Tapestri – Tell Me World: Album Review

Welsh duo Tapestri offer an enticingly different take on country, with a lovingly crafted offering. Cymrucana, no less.

Release date: 24th March 2023

Label: Shimi Records

Format: CD / digital

Cymrucana, eh? Not guilty, honest, this being one of this new duo’s taglines, and this their full-length debut. Formed by Lowri Evans, a Welsh singer-songwriter active for nigh on a decade, adept in songs in both Welsh and English, and Sarah Zyborska, aka Sera, who has been performing near as long. Meeting at a French festival, their common heritage prompted this project, with an earlier, limited release EP last Summer, mainly for festival merch tables. So, I get the Cymru, why the ‘cana, with the answer being that most of these songs are steeped in a transatlantic rural country ambience. Definitely not Nashville, more mountain-based music, or even Canadian country, like the McGarrigles, a clear reference point. I can also hear echoes of the Band, themselves too largely Canadian, if mainly in the full band arrangements, with guitar and keybords upfront. A fair bit of steel too, but they keep you waiting for it.

Opener and title track is positively Everly Sisters, acoustic guitar, piano and their buoyant harmonies. It is only as you concentrate that you pick up that this is a song about domestic abuse or just plain abuse as it is more rightly called. With lyrics from the point of view of the trapped victim, unable to conceive a way out. Quite chilling, but as the rest of the band kick in, the mood is, ultimately, of hope and of starting anew. Gulp, with then another song that tackles gender inequality, this is no lightweight fare. With a piano-led chapel feel to it, if there is such a thing as Welsh gospel, this is it. And it is good, the organ quietly pealing in, with acoustic bass. Two songs then add steel, the subject matters no more easy to countenance. The first, Save Your Love, has exquisitely weeping steel, courtesy David Hartley, and is advice for someone to save their love for someone able to give it back, and Crazy, Crazy Times, about how we demean the realities of difficult times by trivialising them as ‘crazy’. Each of these sound as if the band have been bussed in from America, it then coming as a surprise they are homegrown, so authentic is the sound, the second being quiite Dolly-esque. Lee Mason is the bandleader and, with Evans, co-producer, he previously having worked consistently with her, as well as having a solo career and a finger in vrious Welsh bands. No less than Henry Priestman appears on organ, which came as some surprise.

Workshop is a quieter acoustic song, reminiscent of Fleetwood Mac, Stevie Nicks era, in their mellower moments. Landslide, perhaps. By now this disc has its hooks in. She’s A Lover is another song that could be Dolly Parton, if, this time, suffering a little from having both her strength of delivery and also a drift into saccharine sentimentality. Let’s concentrate on the former. Come Alive brings back the rhythm section, Jake Newman and Dave Walsh, and is a pandemic, or post-pandemic song with a stylistic debt to Nanci Griffith. Mason’s guitar makes for an effective foil against their pitch-perfect harmonies. (There are moments when one, maybe both, sing alone, but I would find it hard to discern which is which, without a greater knowledge of respective back catalogues.)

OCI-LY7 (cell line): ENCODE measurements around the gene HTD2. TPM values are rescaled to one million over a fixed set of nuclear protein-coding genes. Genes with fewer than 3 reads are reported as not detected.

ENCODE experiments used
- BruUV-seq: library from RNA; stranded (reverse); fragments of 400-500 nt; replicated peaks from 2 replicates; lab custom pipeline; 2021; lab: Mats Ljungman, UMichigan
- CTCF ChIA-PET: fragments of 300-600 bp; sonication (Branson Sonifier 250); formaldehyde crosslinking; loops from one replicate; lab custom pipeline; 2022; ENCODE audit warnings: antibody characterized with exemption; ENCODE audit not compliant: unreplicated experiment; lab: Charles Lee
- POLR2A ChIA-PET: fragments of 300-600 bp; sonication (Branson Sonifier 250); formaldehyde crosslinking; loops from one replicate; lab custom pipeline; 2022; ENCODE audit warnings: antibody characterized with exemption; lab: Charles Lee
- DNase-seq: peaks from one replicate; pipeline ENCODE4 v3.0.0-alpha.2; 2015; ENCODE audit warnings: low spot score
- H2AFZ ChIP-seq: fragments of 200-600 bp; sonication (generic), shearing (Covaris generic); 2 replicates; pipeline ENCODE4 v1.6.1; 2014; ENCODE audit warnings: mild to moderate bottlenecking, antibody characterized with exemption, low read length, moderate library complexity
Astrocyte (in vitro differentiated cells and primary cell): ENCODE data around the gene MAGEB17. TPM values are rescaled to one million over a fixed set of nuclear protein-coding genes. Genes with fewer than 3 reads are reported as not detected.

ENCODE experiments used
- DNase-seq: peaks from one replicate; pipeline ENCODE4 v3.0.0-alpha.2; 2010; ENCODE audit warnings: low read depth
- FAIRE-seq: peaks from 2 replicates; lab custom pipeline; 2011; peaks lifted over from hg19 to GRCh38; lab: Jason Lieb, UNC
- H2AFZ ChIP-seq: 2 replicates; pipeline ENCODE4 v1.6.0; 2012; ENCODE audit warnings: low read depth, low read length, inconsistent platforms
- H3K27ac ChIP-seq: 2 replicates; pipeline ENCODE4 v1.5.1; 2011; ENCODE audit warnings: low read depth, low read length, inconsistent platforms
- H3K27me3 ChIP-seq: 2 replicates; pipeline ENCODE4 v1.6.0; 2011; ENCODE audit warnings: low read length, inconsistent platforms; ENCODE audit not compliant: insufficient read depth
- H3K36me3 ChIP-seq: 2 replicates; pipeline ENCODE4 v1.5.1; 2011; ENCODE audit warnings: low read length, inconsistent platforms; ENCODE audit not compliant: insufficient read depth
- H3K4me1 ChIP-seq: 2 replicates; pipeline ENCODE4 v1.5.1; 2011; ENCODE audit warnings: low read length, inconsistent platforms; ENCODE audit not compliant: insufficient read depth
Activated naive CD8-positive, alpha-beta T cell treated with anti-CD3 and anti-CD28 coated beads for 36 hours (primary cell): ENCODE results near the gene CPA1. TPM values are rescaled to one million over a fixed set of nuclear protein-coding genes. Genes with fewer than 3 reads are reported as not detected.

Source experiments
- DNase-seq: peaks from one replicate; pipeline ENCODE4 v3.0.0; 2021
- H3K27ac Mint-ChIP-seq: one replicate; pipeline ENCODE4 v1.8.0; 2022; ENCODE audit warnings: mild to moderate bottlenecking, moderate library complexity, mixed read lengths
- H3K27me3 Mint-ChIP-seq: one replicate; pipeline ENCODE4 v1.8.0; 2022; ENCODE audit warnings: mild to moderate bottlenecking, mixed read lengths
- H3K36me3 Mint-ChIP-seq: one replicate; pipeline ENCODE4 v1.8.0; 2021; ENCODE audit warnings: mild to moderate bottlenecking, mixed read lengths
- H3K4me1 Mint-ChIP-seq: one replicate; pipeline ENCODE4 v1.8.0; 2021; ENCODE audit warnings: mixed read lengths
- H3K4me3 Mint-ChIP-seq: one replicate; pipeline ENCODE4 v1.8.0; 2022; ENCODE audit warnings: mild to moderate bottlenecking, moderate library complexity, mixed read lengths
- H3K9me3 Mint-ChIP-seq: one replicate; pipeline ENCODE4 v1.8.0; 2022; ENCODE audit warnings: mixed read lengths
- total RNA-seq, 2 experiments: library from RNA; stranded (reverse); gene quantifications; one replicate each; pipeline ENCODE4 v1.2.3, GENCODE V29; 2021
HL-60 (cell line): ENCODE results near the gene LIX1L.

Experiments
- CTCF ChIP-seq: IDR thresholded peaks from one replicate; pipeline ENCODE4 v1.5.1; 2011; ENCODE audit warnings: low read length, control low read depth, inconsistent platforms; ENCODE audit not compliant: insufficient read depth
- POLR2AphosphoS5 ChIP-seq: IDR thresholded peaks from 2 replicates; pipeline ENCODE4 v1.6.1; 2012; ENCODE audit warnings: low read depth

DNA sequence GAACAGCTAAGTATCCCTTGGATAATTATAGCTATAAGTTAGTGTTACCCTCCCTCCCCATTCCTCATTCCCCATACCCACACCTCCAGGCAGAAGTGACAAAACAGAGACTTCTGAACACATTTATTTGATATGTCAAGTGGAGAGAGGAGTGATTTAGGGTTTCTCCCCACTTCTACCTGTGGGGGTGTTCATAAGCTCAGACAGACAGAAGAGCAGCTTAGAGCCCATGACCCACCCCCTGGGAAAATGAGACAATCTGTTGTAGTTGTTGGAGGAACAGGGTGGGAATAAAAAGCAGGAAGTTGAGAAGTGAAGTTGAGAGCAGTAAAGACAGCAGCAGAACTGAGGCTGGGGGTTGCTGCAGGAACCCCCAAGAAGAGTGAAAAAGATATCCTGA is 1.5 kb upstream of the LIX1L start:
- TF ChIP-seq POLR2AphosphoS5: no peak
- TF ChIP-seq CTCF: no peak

Swapping to Welsh, Y Fflam, with slide guitar and piano, offers a hint of, of all sources, early post-Syd Floyd, and it is lovely. It’s about taking risks, specifically the risk of falling in love. The shuffling drumbeat gives a country focus to the psychedelic whimsy otherwise of the arrangement. Genes is another acoustic ballad, with fingerpicked guitar and steel, a play on genes and jeans, and is dedicated to Evans’ daughter, born during the genesis of this project. This just leaves only the second Welsh language song, Atgofion. If like me you are familiar with the slightly confusing Welsh concept of Hiraeth, or, loosely, very loosely, longing, this endeavours to explain it. By describing the feeling in the heart of Zyborska’s great-aunt, emigrating to the US in the 1940s, and never to return. In a language I neither understand, mind, but, hey, it is still a statuesque finale, double-tracked cooing bvs around their shared vocal, piano laying the foundations and the steel glistening, over a solid and uncluttered beat. The best kept to last in fact, making this recording all well worth any detour to bandcamp. They are touring Wales now and in the near future; let’s hope they can soon climb Offa’s Dyke and catch a bigger audience.

For a taste of their style, try this wonderful live version, stripped right back, of Y Fflam, recorded by S4C, just the pair of them, with Mason on bass. (For reference, it is Evans on guitar, Zyborska on piano.)

Tapestri online: website / facebook / twitter / Instagram

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